Inevitable Behavioural Mistakes

The other reason I stated above that I believe investing in shares directly is a loser’s game is the inevitable behavioural mistakes.

I would confidently bet that anyone who invested in the likes of BP, RBS and Tesco watched their share price start to fall and, rather than cut their losses, waited just in case they recovered. So they waited and continued to watch as the share price fell further until it either became worthless on insolvency, they sold for a greater loss than had they reacted sooner (or not held them directly at all) or are still holding onto them just in case they do recover to their former glory (not likely anytime soon).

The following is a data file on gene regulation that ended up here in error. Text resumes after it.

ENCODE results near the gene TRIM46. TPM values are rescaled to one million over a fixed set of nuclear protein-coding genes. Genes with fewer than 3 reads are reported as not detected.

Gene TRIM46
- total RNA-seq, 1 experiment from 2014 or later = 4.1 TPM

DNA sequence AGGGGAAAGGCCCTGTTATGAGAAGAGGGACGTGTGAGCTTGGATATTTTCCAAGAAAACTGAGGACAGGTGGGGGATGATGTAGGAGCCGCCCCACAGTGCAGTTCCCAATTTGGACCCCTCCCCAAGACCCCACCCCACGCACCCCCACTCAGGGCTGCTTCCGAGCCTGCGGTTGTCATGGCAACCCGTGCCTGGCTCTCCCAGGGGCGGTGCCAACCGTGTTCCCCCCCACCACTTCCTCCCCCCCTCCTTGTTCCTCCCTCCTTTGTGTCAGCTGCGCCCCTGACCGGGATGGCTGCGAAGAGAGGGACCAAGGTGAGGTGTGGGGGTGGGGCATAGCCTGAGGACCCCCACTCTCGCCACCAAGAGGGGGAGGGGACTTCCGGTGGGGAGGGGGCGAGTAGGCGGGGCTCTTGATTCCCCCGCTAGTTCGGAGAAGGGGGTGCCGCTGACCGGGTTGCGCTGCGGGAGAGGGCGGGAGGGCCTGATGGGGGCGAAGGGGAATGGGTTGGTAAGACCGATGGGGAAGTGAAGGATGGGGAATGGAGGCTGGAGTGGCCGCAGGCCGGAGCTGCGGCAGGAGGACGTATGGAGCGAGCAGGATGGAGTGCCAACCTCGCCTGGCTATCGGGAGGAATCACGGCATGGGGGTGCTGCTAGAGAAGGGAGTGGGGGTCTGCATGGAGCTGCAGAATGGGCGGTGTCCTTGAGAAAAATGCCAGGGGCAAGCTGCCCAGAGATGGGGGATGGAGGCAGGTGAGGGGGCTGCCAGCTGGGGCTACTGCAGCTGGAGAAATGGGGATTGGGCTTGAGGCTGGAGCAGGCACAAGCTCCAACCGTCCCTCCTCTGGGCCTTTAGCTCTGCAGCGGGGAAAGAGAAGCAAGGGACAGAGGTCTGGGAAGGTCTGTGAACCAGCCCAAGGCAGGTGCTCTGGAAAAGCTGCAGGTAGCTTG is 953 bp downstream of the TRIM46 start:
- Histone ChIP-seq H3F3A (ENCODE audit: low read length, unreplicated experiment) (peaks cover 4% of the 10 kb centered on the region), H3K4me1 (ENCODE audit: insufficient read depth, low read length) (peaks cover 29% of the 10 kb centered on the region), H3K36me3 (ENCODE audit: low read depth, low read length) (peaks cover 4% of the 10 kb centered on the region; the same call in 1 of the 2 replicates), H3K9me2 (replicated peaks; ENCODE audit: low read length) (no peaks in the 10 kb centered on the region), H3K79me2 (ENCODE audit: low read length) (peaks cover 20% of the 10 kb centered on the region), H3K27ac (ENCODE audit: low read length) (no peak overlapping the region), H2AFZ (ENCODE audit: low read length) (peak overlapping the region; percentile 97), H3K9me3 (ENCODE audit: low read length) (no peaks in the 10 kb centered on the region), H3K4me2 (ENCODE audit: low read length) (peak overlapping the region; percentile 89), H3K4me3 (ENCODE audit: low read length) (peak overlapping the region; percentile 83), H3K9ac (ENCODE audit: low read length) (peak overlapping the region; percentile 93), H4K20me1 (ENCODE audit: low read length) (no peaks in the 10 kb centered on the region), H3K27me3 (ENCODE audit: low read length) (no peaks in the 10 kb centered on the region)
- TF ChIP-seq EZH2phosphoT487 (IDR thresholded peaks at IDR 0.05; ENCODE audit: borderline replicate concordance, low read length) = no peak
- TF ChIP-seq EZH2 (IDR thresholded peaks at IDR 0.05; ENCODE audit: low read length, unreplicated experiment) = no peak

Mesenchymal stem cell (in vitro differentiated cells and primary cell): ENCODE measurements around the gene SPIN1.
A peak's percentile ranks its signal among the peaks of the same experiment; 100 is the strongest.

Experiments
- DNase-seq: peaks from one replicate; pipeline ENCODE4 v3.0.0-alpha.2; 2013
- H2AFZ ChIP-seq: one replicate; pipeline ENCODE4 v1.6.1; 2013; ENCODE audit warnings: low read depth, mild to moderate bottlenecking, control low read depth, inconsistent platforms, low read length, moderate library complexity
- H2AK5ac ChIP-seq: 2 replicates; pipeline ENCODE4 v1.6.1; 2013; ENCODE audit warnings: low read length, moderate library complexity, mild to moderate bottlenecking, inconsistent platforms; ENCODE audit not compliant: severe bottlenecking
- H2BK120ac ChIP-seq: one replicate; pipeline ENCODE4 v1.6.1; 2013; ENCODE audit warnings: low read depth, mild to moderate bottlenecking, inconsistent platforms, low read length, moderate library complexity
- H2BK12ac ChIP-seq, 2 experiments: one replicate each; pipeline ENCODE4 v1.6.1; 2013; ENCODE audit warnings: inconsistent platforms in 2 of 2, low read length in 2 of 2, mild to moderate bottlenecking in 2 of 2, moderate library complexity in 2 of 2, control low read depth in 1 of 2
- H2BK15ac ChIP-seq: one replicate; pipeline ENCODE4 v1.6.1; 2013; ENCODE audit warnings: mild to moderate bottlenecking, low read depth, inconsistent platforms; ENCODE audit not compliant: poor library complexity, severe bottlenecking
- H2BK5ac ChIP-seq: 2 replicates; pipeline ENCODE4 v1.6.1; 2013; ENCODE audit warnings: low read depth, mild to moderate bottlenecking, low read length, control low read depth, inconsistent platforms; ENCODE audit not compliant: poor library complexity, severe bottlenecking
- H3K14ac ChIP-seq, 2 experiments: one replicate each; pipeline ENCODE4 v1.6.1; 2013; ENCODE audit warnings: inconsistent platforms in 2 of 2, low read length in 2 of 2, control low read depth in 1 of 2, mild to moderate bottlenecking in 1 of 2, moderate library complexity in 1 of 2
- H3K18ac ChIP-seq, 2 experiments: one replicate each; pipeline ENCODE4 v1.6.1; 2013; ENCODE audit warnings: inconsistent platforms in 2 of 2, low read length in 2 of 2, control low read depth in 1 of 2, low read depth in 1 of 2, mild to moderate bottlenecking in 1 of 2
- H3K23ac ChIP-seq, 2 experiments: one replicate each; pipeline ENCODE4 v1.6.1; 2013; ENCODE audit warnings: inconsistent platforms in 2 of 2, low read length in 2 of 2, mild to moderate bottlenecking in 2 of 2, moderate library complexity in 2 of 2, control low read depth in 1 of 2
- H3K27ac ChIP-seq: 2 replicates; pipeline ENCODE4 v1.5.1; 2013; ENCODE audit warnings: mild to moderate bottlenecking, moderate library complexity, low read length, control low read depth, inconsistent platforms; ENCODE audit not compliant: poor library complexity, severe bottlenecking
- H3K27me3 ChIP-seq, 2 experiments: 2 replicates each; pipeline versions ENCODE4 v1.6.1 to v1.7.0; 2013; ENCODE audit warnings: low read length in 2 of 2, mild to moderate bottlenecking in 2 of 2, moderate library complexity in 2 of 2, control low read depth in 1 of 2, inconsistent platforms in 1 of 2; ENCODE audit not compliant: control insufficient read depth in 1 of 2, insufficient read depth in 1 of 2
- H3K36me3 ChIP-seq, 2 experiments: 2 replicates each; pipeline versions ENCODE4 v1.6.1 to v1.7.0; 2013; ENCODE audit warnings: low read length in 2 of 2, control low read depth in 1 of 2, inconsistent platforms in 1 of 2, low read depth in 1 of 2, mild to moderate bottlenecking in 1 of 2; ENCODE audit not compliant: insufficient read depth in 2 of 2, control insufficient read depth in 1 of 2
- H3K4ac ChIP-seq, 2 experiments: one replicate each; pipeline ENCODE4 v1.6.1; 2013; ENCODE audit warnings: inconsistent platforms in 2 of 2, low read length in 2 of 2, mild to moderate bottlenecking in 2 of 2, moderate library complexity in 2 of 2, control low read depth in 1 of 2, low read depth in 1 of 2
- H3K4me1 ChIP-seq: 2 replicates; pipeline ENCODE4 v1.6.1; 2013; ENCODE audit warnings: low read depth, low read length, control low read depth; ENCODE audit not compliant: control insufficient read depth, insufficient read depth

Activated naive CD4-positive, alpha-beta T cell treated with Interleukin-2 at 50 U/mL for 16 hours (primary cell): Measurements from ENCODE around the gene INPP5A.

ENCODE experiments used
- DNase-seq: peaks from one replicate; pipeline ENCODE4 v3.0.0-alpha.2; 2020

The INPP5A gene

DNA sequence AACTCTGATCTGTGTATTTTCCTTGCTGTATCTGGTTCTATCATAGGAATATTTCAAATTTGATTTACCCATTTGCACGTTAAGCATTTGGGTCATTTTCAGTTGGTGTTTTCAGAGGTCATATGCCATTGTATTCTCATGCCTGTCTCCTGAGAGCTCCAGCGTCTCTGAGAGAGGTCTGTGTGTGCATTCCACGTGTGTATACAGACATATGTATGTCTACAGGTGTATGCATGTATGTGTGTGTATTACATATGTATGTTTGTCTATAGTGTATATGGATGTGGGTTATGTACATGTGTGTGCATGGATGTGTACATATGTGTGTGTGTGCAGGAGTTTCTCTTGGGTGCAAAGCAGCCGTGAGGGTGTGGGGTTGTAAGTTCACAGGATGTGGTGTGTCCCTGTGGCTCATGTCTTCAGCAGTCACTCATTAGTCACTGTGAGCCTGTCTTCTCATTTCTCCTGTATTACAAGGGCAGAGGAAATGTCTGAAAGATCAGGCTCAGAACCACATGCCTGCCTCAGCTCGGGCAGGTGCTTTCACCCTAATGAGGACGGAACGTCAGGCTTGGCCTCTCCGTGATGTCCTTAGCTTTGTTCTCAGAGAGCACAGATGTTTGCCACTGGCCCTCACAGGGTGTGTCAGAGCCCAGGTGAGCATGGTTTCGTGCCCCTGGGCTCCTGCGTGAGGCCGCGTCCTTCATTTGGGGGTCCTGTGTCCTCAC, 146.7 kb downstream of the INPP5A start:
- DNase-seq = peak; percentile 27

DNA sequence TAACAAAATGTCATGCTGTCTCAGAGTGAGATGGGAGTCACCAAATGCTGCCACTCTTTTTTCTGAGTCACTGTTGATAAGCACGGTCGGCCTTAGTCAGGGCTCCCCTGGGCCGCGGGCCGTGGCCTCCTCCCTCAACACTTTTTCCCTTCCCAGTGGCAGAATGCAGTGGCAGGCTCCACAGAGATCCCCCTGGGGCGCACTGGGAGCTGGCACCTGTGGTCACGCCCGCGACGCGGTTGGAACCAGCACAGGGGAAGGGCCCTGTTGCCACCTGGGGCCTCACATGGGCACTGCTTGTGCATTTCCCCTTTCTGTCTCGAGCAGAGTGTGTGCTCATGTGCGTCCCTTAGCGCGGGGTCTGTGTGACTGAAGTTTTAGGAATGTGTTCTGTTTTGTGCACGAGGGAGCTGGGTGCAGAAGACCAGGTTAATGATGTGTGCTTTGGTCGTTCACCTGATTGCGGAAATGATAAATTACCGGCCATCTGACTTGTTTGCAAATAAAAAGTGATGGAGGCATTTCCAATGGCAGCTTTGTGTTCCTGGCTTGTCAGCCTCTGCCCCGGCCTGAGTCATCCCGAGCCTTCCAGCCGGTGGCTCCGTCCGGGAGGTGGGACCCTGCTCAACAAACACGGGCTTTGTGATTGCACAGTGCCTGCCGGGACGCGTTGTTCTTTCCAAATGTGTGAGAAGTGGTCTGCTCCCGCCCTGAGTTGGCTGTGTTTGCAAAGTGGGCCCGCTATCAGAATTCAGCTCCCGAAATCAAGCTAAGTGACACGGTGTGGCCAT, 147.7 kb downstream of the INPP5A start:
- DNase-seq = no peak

As I explained to my wife the other day who was experiencing something similar, investing is contextual: why is the investment being held, how long is it to be held for and is the risk of loss greater than the benefit of any gain?

If you are likely to need the value of any investment in the near future it is almost definite that the impact of a loss in value will be much more significant than the benefit of any potential increase over that timeframe. When losses occur they are usually sharper and quicker than speed and magnitude of gains (look at the angle of the downward movements compared to the upwards movements on this FTSE100 chart to see what I mean. You may have to change the time period to ‘max’).

Sensible investors know what returns they need from their investments, know they can’t control or time markets and understand that the key to successful investing to is to buy globally at low cost and have the patience and discipline to hold for the long term.

As legendary investor Warren Buffet explained,

“the stock market is a device for transferring money from the impatient to the patient.”


Photo by Joshua K. Jackson on Unsplash